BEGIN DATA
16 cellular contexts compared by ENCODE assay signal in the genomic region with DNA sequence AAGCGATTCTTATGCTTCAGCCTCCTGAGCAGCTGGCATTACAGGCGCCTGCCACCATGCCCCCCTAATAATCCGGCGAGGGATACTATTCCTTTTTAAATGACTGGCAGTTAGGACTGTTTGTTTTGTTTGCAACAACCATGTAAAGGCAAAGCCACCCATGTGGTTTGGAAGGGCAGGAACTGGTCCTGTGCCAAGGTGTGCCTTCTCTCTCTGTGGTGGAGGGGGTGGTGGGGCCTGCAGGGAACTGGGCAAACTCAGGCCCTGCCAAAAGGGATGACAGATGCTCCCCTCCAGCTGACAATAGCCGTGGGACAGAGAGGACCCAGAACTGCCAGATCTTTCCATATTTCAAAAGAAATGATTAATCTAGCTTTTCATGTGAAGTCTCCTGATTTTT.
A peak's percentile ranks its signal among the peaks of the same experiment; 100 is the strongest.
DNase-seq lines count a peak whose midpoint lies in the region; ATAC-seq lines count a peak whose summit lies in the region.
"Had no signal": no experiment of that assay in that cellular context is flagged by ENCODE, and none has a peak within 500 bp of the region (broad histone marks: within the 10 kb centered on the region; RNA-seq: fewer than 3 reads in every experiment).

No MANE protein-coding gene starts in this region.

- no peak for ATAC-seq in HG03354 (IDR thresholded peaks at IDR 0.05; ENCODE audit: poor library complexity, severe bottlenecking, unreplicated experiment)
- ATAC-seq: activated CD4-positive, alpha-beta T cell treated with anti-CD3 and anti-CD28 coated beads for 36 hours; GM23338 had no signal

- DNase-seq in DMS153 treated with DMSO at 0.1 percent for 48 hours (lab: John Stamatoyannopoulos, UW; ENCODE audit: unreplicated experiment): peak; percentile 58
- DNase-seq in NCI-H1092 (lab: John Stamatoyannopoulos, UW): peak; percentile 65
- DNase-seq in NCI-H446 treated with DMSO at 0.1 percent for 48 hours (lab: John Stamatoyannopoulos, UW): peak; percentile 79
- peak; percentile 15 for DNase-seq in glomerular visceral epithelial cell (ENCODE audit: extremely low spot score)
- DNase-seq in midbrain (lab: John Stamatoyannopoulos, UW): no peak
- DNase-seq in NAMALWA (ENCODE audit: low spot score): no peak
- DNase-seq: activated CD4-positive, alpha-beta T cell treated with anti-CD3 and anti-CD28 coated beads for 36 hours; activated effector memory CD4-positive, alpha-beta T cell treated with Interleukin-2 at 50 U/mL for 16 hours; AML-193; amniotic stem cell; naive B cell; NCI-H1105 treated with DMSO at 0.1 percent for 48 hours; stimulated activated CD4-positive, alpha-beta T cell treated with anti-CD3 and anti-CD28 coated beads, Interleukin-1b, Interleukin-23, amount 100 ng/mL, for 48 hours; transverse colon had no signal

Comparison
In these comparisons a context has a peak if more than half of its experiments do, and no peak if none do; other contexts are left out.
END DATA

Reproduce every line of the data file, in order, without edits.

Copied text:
16 cellular contexts compared by ENCODE assay signal in the genomic region with DNA sequence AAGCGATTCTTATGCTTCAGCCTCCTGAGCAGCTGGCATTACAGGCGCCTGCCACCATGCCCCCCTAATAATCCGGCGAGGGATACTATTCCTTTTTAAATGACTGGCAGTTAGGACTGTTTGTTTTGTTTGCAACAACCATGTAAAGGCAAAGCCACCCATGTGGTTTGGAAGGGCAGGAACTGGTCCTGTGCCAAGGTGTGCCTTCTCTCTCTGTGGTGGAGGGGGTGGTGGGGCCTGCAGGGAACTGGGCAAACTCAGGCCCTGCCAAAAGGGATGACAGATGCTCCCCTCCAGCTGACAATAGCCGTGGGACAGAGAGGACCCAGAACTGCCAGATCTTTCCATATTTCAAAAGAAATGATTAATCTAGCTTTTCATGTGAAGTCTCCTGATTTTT.
A peak's percentile ranks its signal among the peaks of the same experiment; 100 is the strongest.
DNase-seq lines count a peak whose midpoint lies in the region; ATAC-seq lines count a peak whose summit lies in the region.
"Had no signal": no experiment of that assay in that cellular context is flagged by ENCODE, and none has a peak within 500 bp of the region (broad histone marks: within the 10 kb centered on the region; RNA-seq: fewer than 3 reads in every experiment).

No MANE protein-coding gene starts in this region.

- no peak for ATAC-seq in HG03354 (IDR thresholded peaks at IDR 0.05; ENCODE audit: poor library complexity, severe bottlenecking, unreplicated experiment)
- ATAC-seq: activated CD4-positive, alpha-beta T cell treated with anti-CD3 and anti-CD28 coated beads for 36 hours; GM23338 had no signal

- DNase-seq in DMS153 treated with DMSO at 0.1 percent for 48 hours (lab: John Stamatoyannopoulos, UW; ENCODE audit: unreplicated experiment): peak; percentile 58
- DNase-seq in NCI-H1092 (lab: John Stamatoyannopoulos, UW): peak; percentile 65
- DNase-seq in NCI-H446 treated with DMSO at 0.1 percent for 48 hours (lab: John Stamatoyannopoulos, UW): peak; percentile 79
- peak; percentile 15 for DNase-seq in glomerular visceral epithelial cell (ENCODE audit: extremely low spot score)
- DNase-seq in midbrain (lab: John Stamatoyannopoulos, UW): no peak
- DNase-seq in NAMALWA (ENCODE audit: low spot score): no peak
- DNase-seq: activated CD4-positive, alpha-beta T cell treated with anti-CD3 and anti-CD28 coated beads for 36 hours; activated effector memory CD4-positive, alpha-beta T cell treated with Interleukin-2 at 50 U/mL for 16 hours; AML-193; amniotic stem cell; naive B cell; NCI-H1105 treated with DMSO at 0.1 percent for 48 hours; stimulated activated CD4-positive, alpha-beta T cell treated with anti-CD3 and anti-CD28 coated beads, Interleukin-1b, Interleukin-23, amount 100 ng/mL, for 48 hours; transverse colon had no signal

Comparison
In these comparisons a context has a peak if more than half of its experiments do, and no peak if none do; other contexts are left out.